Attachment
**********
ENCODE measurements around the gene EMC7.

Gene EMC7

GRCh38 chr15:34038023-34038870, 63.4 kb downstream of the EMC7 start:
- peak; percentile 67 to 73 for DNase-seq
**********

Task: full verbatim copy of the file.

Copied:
ENCODE measurements around the gene EMC7.

Gene EMC7

GRCh38 chr15:34038023-34038870, 63.4 kb downstream of the EMC7 start:
- peak; percentile 67 to 73 for DNase-seq